After a bitter campaign and a close presidential election, Nicolas Sarkozy and François Hollande appeared together at a WWII commemoration in Paris on Tuesday. But the divisions within an increasingly polarised France may not be so easy to reconcile.
French President Nicolas Sarkozy and president-elect François Hollande appeared side by side in Paris on Tuesday for the first time since the pre-election debate on May 2 to commemorate the end of the Second World War.
After a bitter election that culminated with the victory of the Socialist Hollande over the conservative Sarkozy, many in France looked to the event as a first opportunity to mend a divided nation.
Hollande, who will be sworn in as France’s new president on May 15, and Sarkozy laid a wreath together at the flame of the unknown soldier under the Arc de Triomphe on the Champs-Elysées avenue in central Paris.
May 8 is a national holiday in France, with schools and banks closed for the day. The commemoration ceremony was broadcast live on French public television.
"That we can celebrate May 8 -- the sitting president, Nicolas Sarkozy, alongside the president just voted in by the French people -- I think it's a beautiful image that reflects what I think should be my objective the day after election day: reconciliation,” Hollande said on Monday.
The Elysée Presidential Palace had earlier announced that Hollande had accepted Sarkozy’s invitation to participate in the annual commemoration.
Tuesday’s collegial atmosphere stood in stark contrast to the last meeting between the two men. In a May 2 televised debate at the height of the campaign, Sarkozy and Hollande shook accusatory fingers at each other, with Sarkozy calling the left-wing a liar and Hollande ripping apart the incumbent’s record in office.
The bitter debate was on par with the overall mood of the campaigns, in which French voters became increasingly polarized towards the political extremes. May 1 saw thousands of people hit the streets of Paris for competing rallies between the left-leaning unions, Sarkozy supporters, and members of France’s far-right.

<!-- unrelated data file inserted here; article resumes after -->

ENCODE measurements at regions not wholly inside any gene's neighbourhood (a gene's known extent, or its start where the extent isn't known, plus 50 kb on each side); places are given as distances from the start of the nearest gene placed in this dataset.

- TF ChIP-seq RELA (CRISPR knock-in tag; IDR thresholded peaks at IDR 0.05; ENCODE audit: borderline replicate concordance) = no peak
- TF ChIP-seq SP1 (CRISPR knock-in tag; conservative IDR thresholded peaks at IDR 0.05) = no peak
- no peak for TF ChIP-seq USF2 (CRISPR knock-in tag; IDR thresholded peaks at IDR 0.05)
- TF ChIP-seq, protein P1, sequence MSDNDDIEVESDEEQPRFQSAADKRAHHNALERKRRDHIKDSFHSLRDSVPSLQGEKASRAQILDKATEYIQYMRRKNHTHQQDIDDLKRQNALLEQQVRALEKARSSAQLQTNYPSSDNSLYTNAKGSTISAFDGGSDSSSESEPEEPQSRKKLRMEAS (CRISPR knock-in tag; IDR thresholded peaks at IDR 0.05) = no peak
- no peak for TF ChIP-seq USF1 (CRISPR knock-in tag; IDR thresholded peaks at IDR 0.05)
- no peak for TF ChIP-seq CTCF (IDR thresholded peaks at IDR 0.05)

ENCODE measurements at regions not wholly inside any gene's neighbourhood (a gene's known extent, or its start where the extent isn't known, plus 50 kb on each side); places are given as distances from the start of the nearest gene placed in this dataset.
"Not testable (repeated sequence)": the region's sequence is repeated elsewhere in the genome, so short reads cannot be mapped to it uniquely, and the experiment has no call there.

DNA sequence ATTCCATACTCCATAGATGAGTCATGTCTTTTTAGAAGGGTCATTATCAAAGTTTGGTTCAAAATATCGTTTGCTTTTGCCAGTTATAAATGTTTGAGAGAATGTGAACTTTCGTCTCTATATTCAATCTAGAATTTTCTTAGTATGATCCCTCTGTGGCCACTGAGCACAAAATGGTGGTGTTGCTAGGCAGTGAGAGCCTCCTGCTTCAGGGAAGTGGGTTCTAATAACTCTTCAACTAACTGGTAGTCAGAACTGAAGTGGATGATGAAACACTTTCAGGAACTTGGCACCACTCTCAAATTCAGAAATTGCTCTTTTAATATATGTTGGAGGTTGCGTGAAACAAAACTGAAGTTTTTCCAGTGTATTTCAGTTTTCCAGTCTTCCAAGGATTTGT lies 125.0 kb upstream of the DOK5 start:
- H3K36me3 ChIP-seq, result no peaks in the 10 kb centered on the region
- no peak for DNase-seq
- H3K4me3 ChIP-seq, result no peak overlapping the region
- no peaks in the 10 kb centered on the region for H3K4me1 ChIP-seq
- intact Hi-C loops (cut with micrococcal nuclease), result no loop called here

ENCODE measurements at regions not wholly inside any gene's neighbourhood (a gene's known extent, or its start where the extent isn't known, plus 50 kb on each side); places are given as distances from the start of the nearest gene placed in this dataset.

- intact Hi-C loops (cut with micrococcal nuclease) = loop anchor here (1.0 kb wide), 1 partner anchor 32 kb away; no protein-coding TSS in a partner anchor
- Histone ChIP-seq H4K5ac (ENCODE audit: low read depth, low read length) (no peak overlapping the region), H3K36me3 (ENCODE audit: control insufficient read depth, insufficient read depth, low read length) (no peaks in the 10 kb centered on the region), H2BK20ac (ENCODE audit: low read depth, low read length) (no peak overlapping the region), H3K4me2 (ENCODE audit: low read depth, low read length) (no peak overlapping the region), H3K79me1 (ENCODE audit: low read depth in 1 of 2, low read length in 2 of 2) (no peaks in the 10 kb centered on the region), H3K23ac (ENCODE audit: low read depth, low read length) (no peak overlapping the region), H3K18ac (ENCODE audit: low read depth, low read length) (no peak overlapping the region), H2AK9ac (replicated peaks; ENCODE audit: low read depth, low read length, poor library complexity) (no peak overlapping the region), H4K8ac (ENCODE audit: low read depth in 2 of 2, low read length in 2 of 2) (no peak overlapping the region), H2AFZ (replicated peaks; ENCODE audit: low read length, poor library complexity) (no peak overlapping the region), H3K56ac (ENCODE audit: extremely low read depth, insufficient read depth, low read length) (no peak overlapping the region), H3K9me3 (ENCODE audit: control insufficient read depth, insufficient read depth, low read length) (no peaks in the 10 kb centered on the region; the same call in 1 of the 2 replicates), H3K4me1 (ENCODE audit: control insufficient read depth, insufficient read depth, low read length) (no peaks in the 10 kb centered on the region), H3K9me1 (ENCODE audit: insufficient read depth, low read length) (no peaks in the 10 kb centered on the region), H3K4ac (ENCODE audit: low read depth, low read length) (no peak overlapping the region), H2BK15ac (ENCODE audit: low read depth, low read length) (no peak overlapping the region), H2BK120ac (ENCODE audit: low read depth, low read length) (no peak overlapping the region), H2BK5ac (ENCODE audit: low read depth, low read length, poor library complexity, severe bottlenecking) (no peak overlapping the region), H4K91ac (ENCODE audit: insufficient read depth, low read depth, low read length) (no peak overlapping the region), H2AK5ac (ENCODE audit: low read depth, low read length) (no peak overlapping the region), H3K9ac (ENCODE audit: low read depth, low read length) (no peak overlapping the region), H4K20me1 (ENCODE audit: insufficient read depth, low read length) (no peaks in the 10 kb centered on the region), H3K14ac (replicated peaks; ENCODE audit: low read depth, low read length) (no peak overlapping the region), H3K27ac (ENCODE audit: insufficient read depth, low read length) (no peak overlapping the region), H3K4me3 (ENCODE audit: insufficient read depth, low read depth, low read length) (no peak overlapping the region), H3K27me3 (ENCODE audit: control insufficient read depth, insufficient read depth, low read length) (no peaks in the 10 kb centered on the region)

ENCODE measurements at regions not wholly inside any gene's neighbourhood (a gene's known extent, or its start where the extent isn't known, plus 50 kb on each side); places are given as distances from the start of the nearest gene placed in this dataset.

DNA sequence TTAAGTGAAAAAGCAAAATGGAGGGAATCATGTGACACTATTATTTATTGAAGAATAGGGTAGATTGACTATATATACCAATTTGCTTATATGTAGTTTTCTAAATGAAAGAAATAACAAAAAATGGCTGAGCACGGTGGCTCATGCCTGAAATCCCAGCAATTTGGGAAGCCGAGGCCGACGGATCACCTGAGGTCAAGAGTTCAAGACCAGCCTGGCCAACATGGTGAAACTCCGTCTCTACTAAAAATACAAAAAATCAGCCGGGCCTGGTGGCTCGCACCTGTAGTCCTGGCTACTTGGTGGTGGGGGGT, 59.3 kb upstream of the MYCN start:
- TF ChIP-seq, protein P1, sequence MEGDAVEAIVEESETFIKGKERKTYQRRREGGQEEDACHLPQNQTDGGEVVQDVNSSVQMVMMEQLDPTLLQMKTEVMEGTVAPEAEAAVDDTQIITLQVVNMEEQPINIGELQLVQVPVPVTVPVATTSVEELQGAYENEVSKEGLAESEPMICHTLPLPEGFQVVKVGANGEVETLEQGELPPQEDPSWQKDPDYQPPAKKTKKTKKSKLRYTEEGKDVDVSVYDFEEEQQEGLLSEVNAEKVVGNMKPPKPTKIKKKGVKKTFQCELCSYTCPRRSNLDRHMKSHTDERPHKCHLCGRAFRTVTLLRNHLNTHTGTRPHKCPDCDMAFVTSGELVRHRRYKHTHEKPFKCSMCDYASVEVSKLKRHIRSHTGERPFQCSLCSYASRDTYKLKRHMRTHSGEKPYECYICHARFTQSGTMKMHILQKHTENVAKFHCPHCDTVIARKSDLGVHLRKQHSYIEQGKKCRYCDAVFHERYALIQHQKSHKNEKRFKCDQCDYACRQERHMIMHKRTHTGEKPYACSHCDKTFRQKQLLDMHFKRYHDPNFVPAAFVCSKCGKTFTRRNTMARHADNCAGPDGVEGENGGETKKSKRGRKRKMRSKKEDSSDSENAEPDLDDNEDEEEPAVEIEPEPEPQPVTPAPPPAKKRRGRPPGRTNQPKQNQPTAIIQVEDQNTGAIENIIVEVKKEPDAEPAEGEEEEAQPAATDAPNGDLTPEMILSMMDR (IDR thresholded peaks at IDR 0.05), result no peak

The May 6 presidential election was the second closest in French history, with Hollande edging out Sarkozy 51.62% to 48.38%.
Conscious of the growing divide, the candidates began offering reconciliatory remarks as soon as election results appeared on Sunday evening. In his first victory speech in the central town of Tulle, Hollande recognized that millions of people had not voted for him and said he would also work for them.
“We are not a France divided, we are one single France, all united in the same destiny,” Hollande told his supporters.
Fighting to speak over an indignant crowd at his campaign headquarters in Paris, Sarkozy urged supporters to respect Hollande as president, even while adding a few last jabs at critics.
“Let’s not give a bad example. I have greatly suffered because of the disrespect that was shown to my office. We will never be like those who fought against us. We love our country,” Sarkozy said.
Nevertheless, some were sceptical that the country was ready to let the healing begin. France’s political left was hoping to deal a double blow to Sarkozy’s right-wing UMP party by winning back a majority in parliament in legislative elections next month.
In an opinion pieced titled “The party is over” in the right-leaning daily Le Figaro, editor Pierre Rousselin said Europe’s debt woes and Germany’s unbending stance on austerity measures would be a rude wake-up call to Socialist candidates who think they can storm into parliament.
The ruling UMP party has also laboured to show that it is still in fighting form despite Sarkozy's loss in the presidential poll. Its top brass gathered in Paris on Monday for an extraordinary meeting at the party’s headquarters.
“We were punished because of the [financial] crisis and anti-sarkoism. It is very unjust. Hollande is legitimate, but he is not wanted,” shot Guillaume Peltier, a young UMP member and a MP candidate in the upcoming poll, after that meeting.
On a day when France is set to reconcile, the looming parliamentary poll is a guarantee that politicians, as well as the French electorate, are headed towards a new fight.
Date created : 2012-05-08